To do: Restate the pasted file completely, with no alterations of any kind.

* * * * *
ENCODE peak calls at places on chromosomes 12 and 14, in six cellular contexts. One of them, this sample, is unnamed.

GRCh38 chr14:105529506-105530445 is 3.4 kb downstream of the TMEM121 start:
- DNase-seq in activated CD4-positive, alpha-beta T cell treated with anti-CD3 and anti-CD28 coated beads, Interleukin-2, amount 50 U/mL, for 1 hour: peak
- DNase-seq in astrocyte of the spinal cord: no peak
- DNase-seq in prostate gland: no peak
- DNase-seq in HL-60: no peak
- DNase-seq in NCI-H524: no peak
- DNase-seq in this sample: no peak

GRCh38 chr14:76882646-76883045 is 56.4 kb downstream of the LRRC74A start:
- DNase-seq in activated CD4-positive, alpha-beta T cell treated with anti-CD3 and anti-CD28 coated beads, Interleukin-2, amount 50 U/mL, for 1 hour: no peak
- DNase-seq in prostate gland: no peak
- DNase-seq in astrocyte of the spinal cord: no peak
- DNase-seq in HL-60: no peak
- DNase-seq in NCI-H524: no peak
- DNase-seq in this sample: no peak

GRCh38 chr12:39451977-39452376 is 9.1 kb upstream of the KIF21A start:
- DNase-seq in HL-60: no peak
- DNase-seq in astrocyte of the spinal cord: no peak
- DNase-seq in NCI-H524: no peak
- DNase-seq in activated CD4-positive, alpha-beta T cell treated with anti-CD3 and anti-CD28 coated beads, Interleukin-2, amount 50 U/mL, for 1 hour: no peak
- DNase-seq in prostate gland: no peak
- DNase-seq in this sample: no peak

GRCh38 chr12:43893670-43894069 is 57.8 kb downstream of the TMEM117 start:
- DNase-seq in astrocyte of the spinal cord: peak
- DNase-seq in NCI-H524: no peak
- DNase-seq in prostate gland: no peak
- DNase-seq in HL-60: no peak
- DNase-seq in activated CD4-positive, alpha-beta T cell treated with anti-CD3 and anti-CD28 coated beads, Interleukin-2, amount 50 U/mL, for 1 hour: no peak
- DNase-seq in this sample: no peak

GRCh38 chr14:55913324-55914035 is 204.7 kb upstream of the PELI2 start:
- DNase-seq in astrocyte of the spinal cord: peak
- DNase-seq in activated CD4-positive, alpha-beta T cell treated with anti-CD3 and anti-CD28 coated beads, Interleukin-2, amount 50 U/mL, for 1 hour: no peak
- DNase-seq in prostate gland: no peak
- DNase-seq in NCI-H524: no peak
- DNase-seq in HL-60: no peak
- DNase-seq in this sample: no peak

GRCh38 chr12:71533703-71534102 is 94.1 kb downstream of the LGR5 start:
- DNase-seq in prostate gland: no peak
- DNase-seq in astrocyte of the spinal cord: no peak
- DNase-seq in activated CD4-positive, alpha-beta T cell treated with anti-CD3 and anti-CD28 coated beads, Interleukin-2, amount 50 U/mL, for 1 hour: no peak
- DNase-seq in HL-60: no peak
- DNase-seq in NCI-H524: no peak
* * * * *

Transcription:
ENCODE peak calls at places on chromosomes 12 and 14, in six cellular contexts. One of them, this sample, is unnamed.

GRCh38 chr14:105529506-105530445 is 3.4 kb downstream of the TMEM121 start:
- DNase-seq in activated CD4-positive, alpha-beta T cell treated with anti-CD3 and anti-CD28 coated beads, Interleukin-2, amount 50 U/mL, for 1 hour: peak
- DNase-seq in astrocyte of the spinal cord: no peak
- DNase-seq in prostate gland: no peak
- DNase-seq in HL-60: no peak
- DNase-seq in NCI-H524: no peak
- DNase-seq in this sample: no peak

GRCh38 chr14:76882646-76883045 is 56.4 kb downstream of the LRRC74A start:
- DNase-seq in activated CD4-positive, alpha-beta T cell treated with anti-CD3 and anti-CD28 coated beads, Interleukin-2, amount 50 U/mL, for 1 hour: no peak
- DNase-seq in prostate gland: no peak
- DNase-seq in astrocyte of the spinal cord: no peak
- DNase-seq in HL-60: no peak
- DNase-seq in NCI-H524: no peak
- DNase-seq in this sample: no peak

GRCh38 chr12:39451977-39452376 is 9.1 kb upstream of the KIF21A start:
- DNase-seq in HL-60: no peak
- DNase-seq in astrocyte of the spinal cord: no peak
- DNase-seq in NCI-H524: no peak
- DNase-seq in activated CD4-positive, alpha-beta T cell treated with anti-CD3 and anti-CD28 coated beads, Interleukin-2, amount 50 U/mL, for 1 hour: no peak
- DNase-seq in prostate gland: no peak
- DNase-seq in this sample: no peak

GRCh38 chr12:43893670-43894069 is 57.8 kb downstream of the TMEM117 start:
- DNase-seq in astrocyte of the spinal cord: peak
- DNase-seq in NCI-H524: no peak
- DNase-seq in prostate gland: no peak
- DNase-seq in HL-60: no peak
- DNase-seq in activated CD4-positive, alpha-beta T cell treated with anti-CD3 and anti-CD28 coated beads, Interleukin-2, amount 50 U/mL, for 1 hour: no peak
- DNase-seq in this sample: no peak

GRCh38 chr14:55913324-55914035 is 204.7 kb upstream of the PELI2 start:
- DNase-seq in astrocyte of the spinal cord: peak
- DNase-seq in activated CD4-positive, alpha-beta T cell treated with anti-CD3 and anti-CD28 coated beads, Interleukin-2, amount 50 U/mL, for 1 hour: no peak
- DNase-seq in prostate gland: no peak
- DNase-seq in NCI-H524: no peak
- DNase-seq in HL-60: no peak
- DNase-seq in this sample: no peak

GRCh38 chr12:71533703-71534102 is 94.1 kb downstream of the LGR5 start:
- DNase-seq in prostate gland: no peak
- DNase-seq in astrocyte of the spinal cord: no peak
- DNase-seq in activated CD4-positive, alpha-beta T cell treated with anti-CD3 and anti-CD28 coated beads, Interleukin-2, amount 50 U/mL, for 1 hour: no peak
- DNase-seq in HL-60: no peak
- DNase-seq in NCI-H524: no peak